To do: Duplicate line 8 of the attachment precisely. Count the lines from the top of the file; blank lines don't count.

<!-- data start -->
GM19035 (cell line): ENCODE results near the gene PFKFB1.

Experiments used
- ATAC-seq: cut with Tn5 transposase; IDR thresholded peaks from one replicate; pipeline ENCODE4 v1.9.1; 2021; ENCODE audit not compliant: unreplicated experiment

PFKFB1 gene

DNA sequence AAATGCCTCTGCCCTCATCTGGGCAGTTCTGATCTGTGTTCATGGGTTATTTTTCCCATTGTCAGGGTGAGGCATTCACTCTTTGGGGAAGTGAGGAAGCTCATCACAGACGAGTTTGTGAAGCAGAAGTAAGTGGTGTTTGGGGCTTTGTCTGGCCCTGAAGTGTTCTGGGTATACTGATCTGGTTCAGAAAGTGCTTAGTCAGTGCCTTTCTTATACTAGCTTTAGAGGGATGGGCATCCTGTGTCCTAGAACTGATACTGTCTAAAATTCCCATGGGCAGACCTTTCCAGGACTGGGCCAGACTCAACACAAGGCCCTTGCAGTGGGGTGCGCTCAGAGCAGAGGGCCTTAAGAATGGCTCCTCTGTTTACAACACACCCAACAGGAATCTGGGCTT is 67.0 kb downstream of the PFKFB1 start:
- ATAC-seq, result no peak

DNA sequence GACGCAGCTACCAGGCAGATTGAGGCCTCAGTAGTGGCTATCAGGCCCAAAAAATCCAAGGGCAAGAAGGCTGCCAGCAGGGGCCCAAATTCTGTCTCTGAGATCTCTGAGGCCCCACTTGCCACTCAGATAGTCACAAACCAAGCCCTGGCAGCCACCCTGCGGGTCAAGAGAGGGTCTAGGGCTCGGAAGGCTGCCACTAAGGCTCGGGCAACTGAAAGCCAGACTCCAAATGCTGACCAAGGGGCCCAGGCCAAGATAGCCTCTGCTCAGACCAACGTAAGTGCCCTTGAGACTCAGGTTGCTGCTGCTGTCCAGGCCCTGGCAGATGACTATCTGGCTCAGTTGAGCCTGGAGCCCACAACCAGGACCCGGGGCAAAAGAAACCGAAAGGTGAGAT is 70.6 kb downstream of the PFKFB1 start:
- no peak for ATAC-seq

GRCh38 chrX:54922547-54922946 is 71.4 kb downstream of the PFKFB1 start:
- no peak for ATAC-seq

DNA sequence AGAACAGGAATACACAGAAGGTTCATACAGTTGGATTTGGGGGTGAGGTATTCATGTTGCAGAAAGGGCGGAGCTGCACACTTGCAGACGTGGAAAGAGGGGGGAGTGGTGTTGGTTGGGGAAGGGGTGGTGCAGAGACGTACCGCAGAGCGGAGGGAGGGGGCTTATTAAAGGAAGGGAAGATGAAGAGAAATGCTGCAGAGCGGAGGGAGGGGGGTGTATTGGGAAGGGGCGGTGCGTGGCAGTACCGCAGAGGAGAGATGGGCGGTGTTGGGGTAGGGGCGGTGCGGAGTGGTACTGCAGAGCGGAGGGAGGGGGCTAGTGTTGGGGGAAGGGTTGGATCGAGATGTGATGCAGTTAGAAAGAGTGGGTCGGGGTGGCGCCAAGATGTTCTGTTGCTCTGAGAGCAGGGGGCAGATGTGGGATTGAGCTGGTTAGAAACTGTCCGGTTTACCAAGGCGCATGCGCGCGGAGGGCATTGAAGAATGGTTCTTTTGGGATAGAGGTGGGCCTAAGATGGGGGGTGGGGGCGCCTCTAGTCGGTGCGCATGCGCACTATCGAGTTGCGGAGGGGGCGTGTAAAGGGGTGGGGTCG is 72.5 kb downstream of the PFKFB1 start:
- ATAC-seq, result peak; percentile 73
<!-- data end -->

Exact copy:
- no peak for ATAC-seq